Venice and the Theater: Marioettes

A world to rediscover... Venice was for a long time, and particularly in the 1700’s, one of the most relevant European centers of theatrical productions. In the 18th century, in fact, there used to be about 15 theaters in Venice, and the artistic quality of such productions was so high that the city was considered one of the capitals of music and theater.
Besides the ones open to the public, there used to be some others that would perform in the palazzos of the Venetian nobility, which was quite fond of marionettes at that time.
Marionette theaters could be used by writers and musicians to test their abilities, as well as to entertain special guests of the family. The production for this art would be very refined, very far from the elementary and sometimes vulgar performances of the puppets’ houses (called casotti or castelli in Venetian) that one could find in campos and along the alleys.

Marionettes’ Theaters in 1700’s Venice

The first theater to use wooden puppets to stage an opera, back in 1679, was the one of San Moisè, which used to stand close to the church that bears the same name.
Quite soon the noble families started to have them built in their houses to entertain their guests with musical or prose performances.
One of the most famous marionettes’ theaters was the one owned by the Labias in their house, Ca’ Labia, next to San Geremia church: we know that the proscenium had been built as a replica, in a smaller scale, of the one at San Grisostomo Theater (today’s Malibran).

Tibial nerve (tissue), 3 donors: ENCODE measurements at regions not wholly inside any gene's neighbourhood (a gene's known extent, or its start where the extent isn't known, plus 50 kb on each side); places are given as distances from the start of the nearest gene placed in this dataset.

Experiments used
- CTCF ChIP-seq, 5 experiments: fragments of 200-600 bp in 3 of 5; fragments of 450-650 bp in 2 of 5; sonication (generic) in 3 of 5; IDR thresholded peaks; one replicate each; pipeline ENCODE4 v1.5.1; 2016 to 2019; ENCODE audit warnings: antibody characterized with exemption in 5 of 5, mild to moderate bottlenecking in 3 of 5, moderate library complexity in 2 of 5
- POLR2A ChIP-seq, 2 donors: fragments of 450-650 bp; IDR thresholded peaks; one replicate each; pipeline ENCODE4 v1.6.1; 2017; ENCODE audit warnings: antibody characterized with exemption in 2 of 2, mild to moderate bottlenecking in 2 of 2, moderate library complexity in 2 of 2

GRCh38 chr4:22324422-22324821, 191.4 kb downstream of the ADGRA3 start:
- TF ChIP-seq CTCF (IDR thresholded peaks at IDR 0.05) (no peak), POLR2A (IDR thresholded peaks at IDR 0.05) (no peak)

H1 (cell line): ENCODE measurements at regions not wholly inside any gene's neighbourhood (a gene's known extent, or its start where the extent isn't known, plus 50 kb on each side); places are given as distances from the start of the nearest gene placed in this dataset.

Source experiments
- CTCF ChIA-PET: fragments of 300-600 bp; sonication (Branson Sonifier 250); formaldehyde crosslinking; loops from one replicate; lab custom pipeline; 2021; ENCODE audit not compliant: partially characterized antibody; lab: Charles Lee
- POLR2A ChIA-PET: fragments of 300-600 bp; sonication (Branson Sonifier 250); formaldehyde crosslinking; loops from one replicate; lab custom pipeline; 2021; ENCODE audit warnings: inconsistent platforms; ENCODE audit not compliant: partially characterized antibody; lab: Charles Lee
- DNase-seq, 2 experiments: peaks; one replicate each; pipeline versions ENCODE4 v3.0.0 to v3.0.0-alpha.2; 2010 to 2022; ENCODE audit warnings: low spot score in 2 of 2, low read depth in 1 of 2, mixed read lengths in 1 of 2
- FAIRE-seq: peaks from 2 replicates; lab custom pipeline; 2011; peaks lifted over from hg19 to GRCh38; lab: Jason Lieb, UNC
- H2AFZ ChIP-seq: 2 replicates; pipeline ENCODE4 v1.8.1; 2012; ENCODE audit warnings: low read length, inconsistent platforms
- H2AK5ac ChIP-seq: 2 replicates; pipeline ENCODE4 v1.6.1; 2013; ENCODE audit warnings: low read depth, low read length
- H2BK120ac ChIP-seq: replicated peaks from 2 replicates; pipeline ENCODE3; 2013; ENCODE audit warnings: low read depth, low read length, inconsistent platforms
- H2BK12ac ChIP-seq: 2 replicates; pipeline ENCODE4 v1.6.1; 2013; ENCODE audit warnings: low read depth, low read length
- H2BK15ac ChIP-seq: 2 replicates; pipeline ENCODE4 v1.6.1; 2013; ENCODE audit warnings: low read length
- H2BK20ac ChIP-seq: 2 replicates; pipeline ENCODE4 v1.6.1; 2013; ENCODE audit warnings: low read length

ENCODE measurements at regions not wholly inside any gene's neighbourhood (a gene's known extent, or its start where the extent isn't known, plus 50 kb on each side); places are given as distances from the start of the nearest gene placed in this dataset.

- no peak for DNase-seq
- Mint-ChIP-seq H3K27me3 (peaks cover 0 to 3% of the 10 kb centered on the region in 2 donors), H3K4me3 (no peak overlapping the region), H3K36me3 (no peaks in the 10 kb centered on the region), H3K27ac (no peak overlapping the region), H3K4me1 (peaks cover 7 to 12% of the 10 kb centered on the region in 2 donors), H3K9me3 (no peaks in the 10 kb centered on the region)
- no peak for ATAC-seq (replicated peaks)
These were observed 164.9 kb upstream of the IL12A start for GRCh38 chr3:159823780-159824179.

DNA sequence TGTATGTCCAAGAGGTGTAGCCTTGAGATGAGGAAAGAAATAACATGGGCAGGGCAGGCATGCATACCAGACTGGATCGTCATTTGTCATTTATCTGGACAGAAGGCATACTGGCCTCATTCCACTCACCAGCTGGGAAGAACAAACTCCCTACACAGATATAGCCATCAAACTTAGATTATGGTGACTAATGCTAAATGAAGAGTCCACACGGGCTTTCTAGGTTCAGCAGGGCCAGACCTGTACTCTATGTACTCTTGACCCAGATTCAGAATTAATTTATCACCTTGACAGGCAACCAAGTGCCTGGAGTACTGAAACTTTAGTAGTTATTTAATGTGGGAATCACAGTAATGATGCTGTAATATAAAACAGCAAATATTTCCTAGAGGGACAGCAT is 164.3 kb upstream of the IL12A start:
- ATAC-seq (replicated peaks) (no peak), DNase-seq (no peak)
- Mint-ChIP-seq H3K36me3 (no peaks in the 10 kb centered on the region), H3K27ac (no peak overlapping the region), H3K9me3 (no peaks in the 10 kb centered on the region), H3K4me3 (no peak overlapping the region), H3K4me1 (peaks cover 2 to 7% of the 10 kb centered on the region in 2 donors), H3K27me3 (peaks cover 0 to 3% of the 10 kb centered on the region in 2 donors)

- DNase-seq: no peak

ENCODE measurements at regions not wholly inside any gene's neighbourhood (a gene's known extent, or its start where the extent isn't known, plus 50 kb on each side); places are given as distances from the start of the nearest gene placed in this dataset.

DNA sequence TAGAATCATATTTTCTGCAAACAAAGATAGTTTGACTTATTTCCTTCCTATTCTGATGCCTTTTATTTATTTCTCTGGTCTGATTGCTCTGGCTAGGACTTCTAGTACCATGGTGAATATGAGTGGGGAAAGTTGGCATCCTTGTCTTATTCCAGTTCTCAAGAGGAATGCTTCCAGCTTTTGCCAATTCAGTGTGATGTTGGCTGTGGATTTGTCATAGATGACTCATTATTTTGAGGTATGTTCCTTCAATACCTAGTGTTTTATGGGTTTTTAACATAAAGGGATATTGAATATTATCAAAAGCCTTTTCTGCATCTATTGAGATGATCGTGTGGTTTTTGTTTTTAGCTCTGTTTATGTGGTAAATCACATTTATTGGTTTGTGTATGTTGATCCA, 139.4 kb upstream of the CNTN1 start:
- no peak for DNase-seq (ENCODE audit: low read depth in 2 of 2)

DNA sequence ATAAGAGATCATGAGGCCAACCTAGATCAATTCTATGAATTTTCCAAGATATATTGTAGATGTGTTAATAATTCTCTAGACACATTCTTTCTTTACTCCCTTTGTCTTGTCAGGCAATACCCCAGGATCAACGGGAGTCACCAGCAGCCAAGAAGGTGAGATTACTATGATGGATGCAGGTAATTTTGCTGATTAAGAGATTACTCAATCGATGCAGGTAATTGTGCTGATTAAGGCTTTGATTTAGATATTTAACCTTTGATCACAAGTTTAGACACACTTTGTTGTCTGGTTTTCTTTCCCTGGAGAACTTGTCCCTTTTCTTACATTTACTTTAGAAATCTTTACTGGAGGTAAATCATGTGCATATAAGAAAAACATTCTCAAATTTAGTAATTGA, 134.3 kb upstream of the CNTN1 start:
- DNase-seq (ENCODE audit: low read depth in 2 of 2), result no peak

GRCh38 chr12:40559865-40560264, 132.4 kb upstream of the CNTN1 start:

The Commedia dell’Arte (Art Comedy) would be staged there, performing texts written in poetry by abbot Angelo Maria Labia, who was quite a talented poet.
In the 1700’s two other marionettes’ theaters were really famous: the one owned by the Contarinis at San Barnaba and the one that belonged to the Loredans at San Vio.
Venetian marionettes became well known even beyond the borders of the Venetian Republic. We can find several of them, inserted in an original proscenium, at the Davia Bargellini Museum in Bologna: the scenes were probably painted by local masters, whereas the marionettes were for sure created in Venice.

The marionettes’ theater at the Davia Bargellini Museum (from te web)

The Grimani Theater at Casa Goldoni 

In the 18th century the Venetian marionettes were mostly appreciated: they were really refined and elegant, and particularly suitable to represent characters taken from everyday real life in Venice.
The only example that has been entirely preserved in our city is the Grimani Theater (that belonged to the branch of the Grimani family of the Cannaregio district, by the church of Santa Maria dei Servi). Today we can admire it in the Museum of Casa Goldoni. Both the marionettes (roughly 30 of them) and the original proscenium have survived.

The Grimani Theater